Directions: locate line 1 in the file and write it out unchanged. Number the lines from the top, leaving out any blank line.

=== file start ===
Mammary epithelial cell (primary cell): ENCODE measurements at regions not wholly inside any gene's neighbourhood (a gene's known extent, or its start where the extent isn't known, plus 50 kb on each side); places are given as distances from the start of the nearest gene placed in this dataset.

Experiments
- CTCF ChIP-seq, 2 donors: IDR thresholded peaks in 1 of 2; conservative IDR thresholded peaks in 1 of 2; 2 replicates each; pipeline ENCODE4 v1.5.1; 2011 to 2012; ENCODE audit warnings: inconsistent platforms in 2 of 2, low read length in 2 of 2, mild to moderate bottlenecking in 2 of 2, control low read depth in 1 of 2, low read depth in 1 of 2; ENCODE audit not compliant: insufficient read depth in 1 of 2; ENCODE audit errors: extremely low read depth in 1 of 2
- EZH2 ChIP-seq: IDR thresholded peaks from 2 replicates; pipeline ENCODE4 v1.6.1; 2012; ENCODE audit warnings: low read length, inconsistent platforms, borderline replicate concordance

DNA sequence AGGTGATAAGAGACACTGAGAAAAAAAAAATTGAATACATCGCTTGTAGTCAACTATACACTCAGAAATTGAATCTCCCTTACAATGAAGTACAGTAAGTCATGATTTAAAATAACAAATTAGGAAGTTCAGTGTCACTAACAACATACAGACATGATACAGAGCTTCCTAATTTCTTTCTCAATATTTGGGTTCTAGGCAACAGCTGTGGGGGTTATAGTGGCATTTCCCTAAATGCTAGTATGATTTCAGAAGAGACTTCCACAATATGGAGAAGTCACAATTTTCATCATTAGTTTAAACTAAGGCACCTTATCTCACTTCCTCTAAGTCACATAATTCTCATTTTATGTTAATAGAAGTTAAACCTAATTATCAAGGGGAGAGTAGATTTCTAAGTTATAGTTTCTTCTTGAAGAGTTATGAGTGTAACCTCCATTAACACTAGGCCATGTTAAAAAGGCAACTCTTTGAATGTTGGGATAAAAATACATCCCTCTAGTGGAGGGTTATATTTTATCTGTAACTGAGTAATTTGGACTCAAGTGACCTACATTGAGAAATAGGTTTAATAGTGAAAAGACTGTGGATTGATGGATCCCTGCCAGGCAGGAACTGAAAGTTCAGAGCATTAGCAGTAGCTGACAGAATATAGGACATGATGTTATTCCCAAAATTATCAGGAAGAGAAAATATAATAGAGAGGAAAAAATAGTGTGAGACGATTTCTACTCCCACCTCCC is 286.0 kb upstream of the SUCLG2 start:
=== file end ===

Mammary epithelial cell (primary cell): ENCODE measurements at regions not wholly inside any gene's neighbourhood (a gene's known extent, or its start where the extent isn't known, plus 50 kb on each side); places are given as distances from the start of the nearest gene placed in this dataset.